During my 5 years as a sleep professional, I’ve gotten used to people asking me what the “secret” is to getting a baby to sleep through the night.
I use Story Massage as an approach to help toddlers get ready, relaxed and calm for bedtime, it is a practical and simple way of introducing positive touch into the bedtime routine, particularly for the wriggly child (you know if you have one) who would benefit from the release of the love hormone (oxytocin) but simply won’t sit still for full on massage techniques.
At the risk of generalising here, it’s been my experience that there’s usually one parent who handles the bulk of the nighttime responsibilities. And that parent, in a man/woman relationship, is almost always Mum. Now, before you go accusing me of sexism or stereotyping, I’d just like to point out that there’s a reason this happens
As a parent, experiencing what feels like endless unsettledness after your baby wakes up from their sleep in the night or takes short unpredictable naps in the day can be demoralising. I know all too well about those feelings of worry and not knowing how your baby’s sleep (and your own sleep) will improve. Once I got to grips with the different developmental stages and how they affect sleep, it was reassuring and helped me understand (and accept) the progress and changes my baby was going through.
We tend to work on a common belief that tantrums are bad, we try all manner of things to get our children to be ‘good’ which in its self is not wrong, but when we mistake normal childhood behaviour of exploring, learning and pushing boundaries as naughtiness or don’t appreciate that children are sometimes not in control of their off-track behaviour we miss the opportunities to help them build ways of coping with big emotions.
We also beat ourselves up thinking we must be falling in some way as parents.
As a Relax Kids Coach who works with School age children, showing them relaxation, stretching, breathing and self-esteem techniques, I get asked A LOT about Sleep! I’m not surprised as sleep problems are very common but not always identified. It is reported that about 25% to 40% of all children and young people have some kind of sleep problems during their childhood. The common scenarios are:
It's not always obvious when a child is getting tired... Here's how to recognize "sleep signs" so you can get your child to bed BEFORE they become overtired!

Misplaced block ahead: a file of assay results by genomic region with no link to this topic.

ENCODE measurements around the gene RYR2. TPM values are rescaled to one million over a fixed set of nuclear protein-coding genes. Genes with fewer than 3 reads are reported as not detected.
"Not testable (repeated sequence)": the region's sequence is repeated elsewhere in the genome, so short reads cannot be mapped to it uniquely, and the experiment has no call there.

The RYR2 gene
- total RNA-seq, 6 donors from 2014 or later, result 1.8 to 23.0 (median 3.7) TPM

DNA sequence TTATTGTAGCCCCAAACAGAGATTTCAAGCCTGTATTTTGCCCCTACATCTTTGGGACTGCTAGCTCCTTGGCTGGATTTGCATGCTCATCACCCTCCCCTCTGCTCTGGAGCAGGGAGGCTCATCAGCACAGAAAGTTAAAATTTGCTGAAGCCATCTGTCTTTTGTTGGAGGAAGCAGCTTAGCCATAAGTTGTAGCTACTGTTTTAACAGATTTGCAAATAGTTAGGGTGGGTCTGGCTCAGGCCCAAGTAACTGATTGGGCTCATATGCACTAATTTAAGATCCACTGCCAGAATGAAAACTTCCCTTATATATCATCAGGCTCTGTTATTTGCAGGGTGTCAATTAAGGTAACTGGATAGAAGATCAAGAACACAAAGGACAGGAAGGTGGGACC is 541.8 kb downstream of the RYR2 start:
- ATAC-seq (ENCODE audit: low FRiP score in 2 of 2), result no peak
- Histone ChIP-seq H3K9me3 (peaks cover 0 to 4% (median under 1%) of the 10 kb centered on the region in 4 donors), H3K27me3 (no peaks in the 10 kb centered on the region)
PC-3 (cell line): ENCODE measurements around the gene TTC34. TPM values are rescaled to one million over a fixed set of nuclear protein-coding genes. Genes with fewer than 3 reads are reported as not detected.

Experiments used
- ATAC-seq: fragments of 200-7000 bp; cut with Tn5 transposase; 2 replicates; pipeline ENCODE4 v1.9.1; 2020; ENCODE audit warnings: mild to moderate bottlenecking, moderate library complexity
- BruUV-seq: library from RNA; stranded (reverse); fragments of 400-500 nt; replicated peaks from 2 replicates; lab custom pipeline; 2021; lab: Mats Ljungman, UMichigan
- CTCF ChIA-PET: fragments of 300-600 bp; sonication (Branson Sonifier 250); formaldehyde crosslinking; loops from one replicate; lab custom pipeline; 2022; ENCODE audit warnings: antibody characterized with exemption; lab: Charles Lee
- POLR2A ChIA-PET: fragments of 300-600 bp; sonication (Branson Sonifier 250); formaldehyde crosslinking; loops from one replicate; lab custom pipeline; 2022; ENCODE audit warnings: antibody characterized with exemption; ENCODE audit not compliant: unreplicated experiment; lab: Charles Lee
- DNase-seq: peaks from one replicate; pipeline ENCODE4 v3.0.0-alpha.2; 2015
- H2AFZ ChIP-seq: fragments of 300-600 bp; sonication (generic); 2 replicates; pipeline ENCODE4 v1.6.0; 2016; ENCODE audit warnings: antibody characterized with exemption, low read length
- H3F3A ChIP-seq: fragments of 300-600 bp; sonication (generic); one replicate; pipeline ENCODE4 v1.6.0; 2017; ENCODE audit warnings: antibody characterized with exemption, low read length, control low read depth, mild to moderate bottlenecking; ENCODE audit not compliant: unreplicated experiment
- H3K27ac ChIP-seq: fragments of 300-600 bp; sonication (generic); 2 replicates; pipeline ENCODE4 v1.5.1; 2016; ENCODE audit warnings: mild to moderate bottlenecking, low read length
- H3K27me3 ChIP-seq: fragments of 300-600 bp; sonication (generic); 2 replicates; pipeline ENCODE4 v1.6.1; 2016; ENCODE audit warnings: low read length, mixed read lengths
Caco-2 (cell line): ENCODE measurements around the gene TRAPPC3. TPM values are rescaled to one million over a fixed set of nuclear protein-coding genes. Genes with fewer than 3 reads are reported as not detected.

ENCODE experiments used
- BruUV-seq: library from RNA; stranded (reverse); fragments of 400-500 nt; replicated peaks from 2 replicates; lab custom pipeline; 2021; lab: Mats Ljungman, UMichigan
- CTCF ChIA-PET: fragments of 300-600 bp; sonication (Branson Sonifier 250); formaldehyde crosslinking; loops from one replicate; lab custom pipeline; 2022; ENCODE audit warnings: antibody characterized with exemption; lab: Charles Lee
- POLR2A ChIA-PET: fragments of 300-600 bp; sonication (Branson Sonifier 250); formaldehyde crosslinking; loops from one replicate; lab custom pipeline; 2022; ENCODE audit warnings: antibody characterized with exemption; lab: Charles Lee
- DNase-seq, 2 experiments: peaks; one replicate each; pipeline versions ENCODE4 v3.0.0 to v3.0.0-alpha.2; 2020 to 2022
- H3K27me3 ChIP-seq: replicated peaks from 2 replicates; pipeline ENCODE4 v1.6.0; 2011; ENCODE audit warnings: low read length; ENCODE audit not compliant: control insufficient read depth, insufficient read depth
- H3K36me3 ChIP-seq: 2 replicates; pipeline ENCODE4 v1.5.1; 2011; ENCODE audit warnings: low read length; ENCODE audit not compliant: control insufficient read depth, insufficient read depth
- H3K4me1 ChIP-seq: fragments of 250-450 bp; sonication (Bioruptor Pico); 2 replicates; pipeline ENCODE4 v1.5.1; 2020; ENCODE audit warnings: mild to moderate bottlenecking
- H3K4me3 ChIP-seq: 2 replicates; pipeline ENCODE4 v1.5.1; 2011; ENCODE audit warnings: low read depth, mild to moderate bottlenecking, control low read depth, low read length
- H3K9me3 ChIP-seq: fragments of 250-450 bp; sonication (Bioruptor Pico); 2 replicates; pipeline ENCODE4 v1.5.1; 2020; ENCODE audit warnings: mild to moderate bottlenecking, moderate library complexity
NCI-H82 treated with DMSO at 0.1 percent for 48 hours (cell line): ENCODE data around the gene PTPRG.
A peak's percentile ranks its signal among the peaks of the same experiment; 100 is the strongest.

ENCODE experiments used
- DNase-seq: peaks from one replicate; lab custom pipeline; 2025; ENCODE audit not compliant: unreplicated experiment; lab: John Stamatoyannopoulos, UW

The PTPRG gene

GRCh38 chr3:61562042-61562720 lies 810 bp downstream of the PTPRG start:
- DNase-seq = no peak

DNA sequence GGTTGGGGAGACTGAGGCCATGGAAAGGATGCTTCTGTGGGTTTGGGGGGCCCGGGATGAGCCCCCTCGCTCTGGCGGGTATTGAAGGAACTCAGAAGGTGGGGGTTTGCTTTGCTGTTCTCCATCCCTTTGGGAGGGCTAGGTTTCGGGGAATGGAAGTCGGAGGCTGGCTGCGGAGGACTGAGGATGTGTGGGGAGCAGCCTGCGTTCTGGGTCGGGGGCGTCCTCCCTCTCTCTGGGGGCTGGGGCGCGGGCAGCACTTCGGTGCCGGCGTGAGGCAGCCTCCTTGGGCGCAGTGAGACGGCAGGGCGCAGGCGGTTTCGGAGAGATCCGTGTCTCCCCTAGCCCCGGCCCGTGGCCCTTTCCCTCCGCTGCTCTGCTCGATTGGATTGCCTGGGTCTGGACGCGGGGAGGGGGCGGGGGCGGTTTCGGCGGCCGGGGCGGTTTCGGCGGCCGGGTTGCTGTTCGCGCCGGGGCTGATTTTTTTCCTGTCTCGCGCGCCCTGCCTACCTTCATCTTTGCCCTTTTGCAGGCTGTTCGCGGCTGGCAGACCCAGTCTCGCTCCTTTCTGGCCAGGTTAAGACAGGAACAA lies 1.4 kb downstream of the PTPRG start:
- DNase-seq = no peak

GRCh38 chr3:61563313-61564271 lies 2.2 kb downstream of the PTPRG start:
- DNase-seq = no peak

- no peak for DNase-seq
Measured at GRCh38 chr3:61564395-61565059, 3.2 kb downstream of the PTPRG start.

The following question is from Trish, who wrote:
"Help! Why can’t I recognize my three-month-old’s sleep signs? No yawing, no eye rubbing. She seems to go from quite happy to very upset in a split second and then it takes awhile to settle her down and get her to sleep."
Usually when someone refers to “sleep signs,” clear signals that the child is tired, they think of yawning and perhaps eye rubbing. Some signs you may not be aware of though are nose scrunching and ear pulling, anything that has to do with rubbing the face, back arching and turning head into mum's chest. Some of these signs can get mistaken for other needs such as hunger or illness.
Once when I was working with a family the son kept rubbing his nose and he looked tired. Mum replied “Oh really? I thought he just had allergies.” He did suffer from some allergies so I could totally understand this (his allergies were under control)
It’s easy to miss some of the signs of fatigue, but if your child is doing any type of rubbing or pulling, they’re definitely tired. Don’t wait for a yawn.
Trish’s baby seems to go from happy to upset at the drop of a pin. Her baby is probably very good at hiding her fatigue. Sometimes when they start to have feelings of being tired they’ll push through those feelings with perhaps more active play and maybe even get a little hyper. They’ll kick into “overdrive” and almost become a bit manic.
That squirmy baby, the one who doesn’t want to sit on your knee, doesn’t want to stand up, arches their back, crawls around very quickly, laughs one moment and cries the next is a tired baby and ready for sleep.
If your child is happy one second and crying the next, you might have to keep more of an eye on the clock that you do on your baby. A three-month-old like Trish’s baby can handle about an hour and a half of awake time. If she woke up at 8 a.m., then by 9:30, she’s most likely ready for a nap.
In this case, even if they’re calm and happy and not showing any “sleep signs,” I always suggest that it’s better to put them down too soon rather than too late. Sometimes the calmer the baby goes down, the faster sleep comes and it becomes an easier transition for them.
Keeping an eye on your child’s individual sleep signs, along with the clock for those who don’t show any clear signs, will definitely help your child sleep well.
A general rule of thumb which was so useful for me as a second time around parent was how much time our baby's can cope with being awake between naps, this is only a guide and if you want some tailored tips and suggestions for your child get in touch with me for a complimentary 15-Min Sleep Assessment.
A question I get a lot when working with families, I've been working through your suggestions for about a week now, but I'm having a really hard time keeping my baby awake through her feed at the bedtime routine. What can I do?"
It is time to “spring forward” the clocks in Scotland, Sunday 25th March 2018. It can be a dreaded time for parents of young children because with this, comes an adjustment that does not happen immediately. This is because children tend to be more structured in their bedtime and wake up around the same time each morning and that is why people usually can see a greater affect on children when the time changes.
This week I wanted to talk a bit about the bedtime routine, and the number one mistake parents make when they are creating a bedtime routine.